By William Markiewicz

It’s only human that we are attracted by the fantastic. It’s also human that we are preoccupied with elementary human questions. So, they naturally meet each other. Authors probably are not always aware that their flamboyant imagination leads them toward the basic human condition and human longings. I once tried to make a list of basic human questions and the way writers handled them. The list was long and as for the authors, I knew only a handful of them and I’ve forgotten most of them. So I will try to give a few examples of the topics and magic beauty of science fiction that tries to popularize what is deep and essential in us. As I don’t remember the authors or the titles, I will only summarize particular stories.

In one of them a space ship landed on Earth. The peculiarity of the space ship was that it was alive, a harmonious composition of elements that can survive by themselves and, taken together, made a perfectly functioning spacecraft. The only element missing in this particular spacecraft was the ‘pusher’ who was needed to mentally initiate the practically unlimited speed. The previous pusher had died and the engine couldn’t return to its home planet until a "pusher’s" planet was found. The pushers happened to be human. The first human they encountered was a young man. Surprised to see strange life forms speaking his language, the young man collapsed and all the others were surprised that the pusher, the most complex of the Cosmos’ inhabitants, could be scared by anything. Finally they convinced him that he belonged to the species of Pushers; all he needed to do was to have the Wish to push. They explained that all the inhabitants of the universe were individual components of the whole and the ultimate goal of each was to become a part of cosmic communication by being part of the cosmic “machine.” They promised him a Paradise on the Mother Planet of All and they would never be speedy enough to get there without a Pusher. He accepted to join them and he tried to “Push.” After a few unsuccessful attempts, he finally succeeded and the machine went to its radiant destiny, vastly outracing the speed of light.

What does the story teach? It is a "Communist" conclusion; we are nobody when alone and everybody when together. We don’t live only for ourselves, but joining forces, the community may achieve shining tomorrows.

Another story tells us about a dangerous drug which, when consumed, totally abolishes the separation between reality and imagination. We see people shouting at guards in hospitals: “Leave me alone; I know that you don’t exist.” Others sleep and we don’t know of which reality they dream. The hero of the story lives his long life and dies, to wake up and start another existence again. We don’t know which one is true and which one is the dream. It ends when the hero renounces knowing whether what he is living is true or false. Many philosophies discuss the gates of reality and illusion. The movie “Matrix” focuses on it. Students of multidimensions sometimes get lost in the search between spirituality and material reality (Hilley).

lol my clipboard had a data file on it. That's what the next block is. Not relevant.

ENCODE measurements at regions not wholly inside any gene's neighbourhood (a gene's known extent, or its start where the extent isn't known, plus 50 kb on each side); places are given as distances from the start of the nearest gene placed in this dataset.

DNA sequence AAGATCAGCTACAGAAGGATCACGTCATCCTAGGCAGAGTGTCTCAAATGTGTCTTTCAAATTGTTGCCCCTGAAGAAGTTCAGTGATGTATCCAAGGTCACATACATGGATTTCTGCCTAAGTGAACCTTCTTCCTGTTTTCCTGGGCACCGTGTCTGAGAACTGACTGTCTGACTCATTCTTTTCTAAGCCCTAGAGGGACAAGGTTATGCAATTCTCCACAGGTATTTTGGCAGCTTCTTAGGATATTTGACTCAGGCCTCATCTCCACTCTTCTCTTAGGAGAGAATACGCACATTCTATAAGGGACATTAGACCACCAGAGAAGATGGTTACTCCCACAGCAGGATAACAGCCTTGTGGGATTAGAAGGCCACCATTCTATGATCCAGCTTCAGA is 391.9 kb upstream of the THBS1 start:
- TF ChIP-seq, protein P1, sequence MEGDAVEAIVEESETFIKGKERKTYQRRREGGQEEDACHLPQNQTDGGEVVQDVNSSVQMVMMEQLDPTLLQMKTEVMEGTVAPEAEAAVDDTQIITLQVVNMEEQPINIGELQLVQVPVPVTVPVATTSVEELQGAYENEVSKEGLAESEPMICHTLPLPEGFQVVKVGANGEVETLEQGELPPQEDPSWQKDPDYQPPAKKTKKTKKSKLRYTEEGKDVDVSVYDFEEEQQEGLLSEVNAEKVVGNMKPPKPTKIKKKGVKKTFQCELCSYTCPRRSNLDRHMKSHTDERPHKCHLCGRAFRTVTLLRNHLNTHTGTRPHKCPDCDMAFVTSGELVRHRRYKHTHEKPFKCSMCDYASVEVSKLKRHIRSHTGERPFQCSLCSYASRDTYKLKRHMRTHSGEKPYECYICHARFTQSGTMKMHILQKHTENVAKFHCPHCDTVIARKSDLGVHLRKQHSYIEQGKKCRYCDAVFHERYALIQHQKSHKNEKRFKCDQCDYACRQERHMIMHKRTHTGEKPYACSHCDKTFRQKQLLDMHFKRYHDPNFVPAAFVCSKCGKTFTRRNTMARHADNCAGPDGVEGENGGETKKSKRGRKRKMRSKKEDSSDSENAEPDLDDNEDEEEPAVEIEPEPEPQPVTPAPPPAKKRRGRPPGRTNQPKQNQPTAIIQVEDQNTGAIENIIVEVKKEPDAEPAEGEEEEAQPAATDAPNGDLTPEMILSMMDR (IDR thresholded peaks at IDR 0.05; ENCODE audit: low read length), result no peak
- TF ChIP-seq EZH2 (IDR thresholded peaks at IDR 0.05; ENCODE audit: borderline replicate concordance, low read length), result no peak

The "Berserkers" of Fred Saberhagen, repeats themes that have existed since Antiquity; about struggles between good and evil, monsters and humans, gods and giants. The spiritual writers glorify the apparently gratuitous and glorious sacrifice for an ideal. A religious astronaut sacrifices his life, his future, to read the Bible to metallic robots on a far away planet. A priest sacrifices his future in the church to save the soul of one prostitute in a space ship, and he thanks God for giving him this privilege. Supreme rejection of Sansara in favour of Salvation. An asocial human was rejected by society which just ignored him and he had no way to reach them. He found refuge from his loneliness, frustration and despair in creating beauty in his cave. I don’t remember if he painted or did other things. I remember when I read it long ago how surprised I was at the author’s choice. I couldn’t see any valuable message; who can profit from a message from somebody pathetic, rejected, creating only for himself. It took a long time for me to understand the painful reminder that an individual has the right and duty to defend himself against collective power, right or wrong, that he could find refuge in the infinite universe where the frontier between real and imaginary is abolished. Here we come back to the “Matrix” and we can remember or imagine other aspects of the cosmogony called Science Fiction.

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